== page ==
British designer and creator of colourful things Sir Paul Smith has applied his skills to the Defender. The result is a quirky one-of-a-kind tailor-made by Land Rover’s Special Vehicle Operations (SVO) division.
The Paul Smith Defender features colours said to be inspired by the British countryside and Defenders used by the armed forces, with a few more slightly brighter hues here and there as requested by Smith himself. It was unveiled at designer shop No. 9 Albermarle Street in Mayfair, London.
Sir Paul Smith – himself a fan of the Defender – wanted the design to be playful yet adhere to the traditions associated with the model. Land Rover design director and chief creative officer Gerry McGovern helped make that happen.
“I wanted deep rich colours, but at the same time, I wanted them to work together yet be surprising,” Sir Paul Smith said.
He added: “This is a complete one-off; I wanted to give this Defender a feeling of luxury, so I used a mix of leather and fabric for the seats. I actually used the fabric that I design for Maharam, the American upholstery company. The vehicle features lots of special Paul Smith touches.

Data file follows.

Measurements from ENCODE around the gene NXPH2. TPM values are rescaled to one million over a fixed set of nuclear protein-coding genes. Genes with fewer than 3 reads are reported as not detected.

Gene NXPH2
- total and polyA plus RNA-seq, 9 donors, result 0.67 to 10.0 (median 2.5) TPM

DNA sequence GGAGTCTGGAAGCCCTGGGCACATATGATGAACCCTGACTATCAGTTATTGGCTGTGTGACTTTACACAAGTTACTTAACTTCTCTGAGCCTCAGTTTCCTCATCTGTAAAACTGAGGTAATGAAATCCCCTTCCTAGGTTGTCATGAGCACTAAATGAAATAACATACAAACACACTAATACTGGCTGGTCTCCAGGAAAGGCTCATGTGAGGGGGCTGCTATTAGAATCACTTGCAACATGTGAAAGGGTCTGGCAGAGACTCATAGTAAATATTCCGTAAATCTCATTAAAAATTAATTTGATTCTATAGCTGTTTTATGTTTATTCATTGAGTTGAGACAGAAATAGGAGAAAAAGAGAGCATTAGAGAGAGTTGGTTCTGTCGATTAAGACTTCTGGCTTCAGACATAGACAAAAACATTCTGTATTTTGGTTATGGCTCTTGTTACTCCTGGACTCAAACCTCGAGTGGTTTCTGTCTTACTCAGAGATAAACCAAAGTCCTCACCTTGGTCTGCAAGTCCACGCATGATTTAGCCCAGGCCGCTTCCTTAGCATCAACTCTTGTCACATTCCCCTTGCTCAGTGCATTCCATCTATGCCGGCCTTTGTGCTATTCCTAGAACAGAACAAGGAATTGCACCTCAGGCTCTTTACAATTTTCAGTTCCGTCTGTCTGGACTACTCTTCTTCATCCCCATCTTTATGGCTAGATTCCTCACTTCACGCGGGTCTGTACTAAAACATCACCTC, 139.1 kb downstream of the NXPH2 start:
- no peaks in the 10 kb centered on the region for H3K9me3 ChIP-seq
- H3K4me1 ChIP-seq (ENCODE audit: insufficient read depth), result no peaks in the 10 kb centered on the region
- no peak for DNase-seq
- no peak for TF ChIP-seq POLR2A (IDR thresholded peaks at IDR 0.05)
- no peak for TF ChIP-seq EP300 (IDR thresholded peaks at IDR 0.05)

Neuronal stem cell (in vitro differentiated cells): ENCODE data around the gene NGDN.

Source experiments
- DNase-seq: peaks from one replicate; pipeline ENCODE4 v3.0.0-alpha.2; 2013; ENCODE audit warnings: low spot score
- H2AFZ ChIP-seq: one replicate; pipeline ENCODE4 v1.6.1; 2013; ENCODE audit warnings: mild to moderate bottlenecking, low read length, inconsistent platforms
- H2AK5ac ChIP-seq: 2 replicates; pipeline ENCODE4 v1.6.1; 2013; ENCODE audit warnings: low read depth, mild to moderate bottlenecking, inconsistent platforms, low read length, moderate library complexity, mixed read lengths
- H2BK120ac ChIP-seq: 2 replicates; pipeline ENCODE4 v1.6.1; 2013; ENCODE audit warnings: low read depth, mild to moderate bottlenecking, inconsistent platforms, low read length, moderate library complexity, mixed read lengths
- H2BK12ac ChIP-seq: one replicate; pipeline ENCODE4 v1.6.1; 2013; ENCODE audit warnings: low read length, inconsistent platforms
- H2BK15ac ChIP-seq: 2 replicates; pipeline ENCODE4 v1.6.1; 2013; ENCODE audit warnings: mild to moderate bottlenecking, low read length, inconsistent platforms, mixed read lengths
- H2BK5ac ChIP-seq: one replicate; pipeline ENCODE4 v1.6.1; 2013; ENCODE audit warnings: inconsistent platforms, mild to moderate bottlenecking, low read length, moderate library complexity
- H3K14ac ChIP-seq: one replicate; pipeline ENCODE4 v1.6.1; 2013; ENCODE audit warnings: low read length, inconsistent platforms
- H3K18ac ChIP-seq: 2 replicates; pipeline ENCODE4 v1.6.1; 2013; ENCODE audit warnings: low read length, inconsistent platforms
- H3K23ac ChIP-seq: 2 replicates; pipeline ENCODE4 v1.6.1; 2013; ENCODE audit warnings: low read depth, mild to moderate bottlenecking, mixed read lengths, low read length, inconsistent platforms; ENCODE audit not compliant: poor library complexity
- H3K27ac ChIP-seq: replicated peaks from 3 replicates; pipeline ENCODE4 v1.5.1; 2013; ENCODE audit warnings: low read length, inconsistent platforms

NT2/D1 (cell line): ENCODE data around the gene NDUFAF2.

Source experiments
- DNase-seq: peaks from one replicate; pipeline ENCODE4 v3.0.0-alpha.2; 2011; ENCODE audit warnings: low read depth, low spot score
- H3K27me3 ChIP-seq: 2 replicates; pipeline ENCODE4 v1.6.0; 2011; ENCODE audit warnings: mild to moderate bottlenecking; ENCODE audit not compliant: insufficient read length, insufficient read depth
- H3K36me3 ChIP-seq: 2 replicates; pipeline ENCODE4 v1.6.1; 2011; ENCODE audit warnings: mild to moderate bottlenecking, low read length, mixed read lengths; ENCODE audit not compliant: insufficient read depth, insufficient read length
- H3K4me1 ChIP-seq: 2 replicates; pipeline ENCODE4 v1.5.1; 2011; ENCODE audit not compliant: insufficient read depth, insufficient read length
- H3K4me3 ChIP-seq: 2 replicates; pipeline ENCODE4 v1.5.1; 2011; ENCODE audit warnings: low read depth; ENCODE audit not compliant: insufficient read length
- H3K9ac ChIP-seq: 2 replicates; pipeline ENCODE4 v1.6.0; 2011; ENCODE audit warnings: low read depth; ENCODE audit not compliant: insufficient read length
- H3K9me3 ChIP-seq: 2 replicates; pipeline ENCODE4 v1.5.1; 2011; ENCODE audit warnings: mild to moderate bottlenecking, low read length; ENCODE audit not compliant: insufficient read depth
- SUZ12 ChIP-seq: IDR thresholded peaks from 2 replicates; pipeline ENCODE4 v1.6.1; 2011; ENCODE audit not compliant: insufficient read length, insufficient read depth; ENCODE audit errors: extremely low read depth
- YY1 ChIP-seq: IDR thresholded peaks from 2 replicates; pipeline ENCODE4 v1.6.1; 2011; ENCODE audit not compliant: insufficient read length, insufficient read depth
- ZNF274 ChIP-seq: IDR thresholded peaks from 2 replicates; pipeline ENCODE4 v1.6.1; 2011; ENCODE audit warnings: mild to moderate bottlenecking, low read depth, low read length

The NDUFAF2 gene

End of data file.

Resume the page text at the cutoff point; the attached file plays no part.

“Inside, black leather contrasts against blue stitching and there are lots of little hidden details throughout. For example, there is an image of a set of keys printed inside the glove compartment. Then there is a hand-painted bee on the roof, which is another little tongue-in-cheek reference to the countryside and the heritage of the car.
“Also, the traditional Defender clock has been replaced with a Paul Smith fascia. My designs are known for their attention to detail, so I didn’t want this Defender to be any different.”
A total of 27 colours make up the Land Rover Defender, making it a contender for the most colourful 4×4 on the planet award. This is hardly the vehicle for wading through mud, then, but it’s a fitting tribute for a vehicle that will soon be made no more after a 68-year history.
Special edition cars are fairly common, particularly where Fiat is concerned, but the Defender is as rare as it gets. So no you probably can’t afford it, but you can look at the images below for free. Then look at Kahn Design’s six-wheeled interpretation.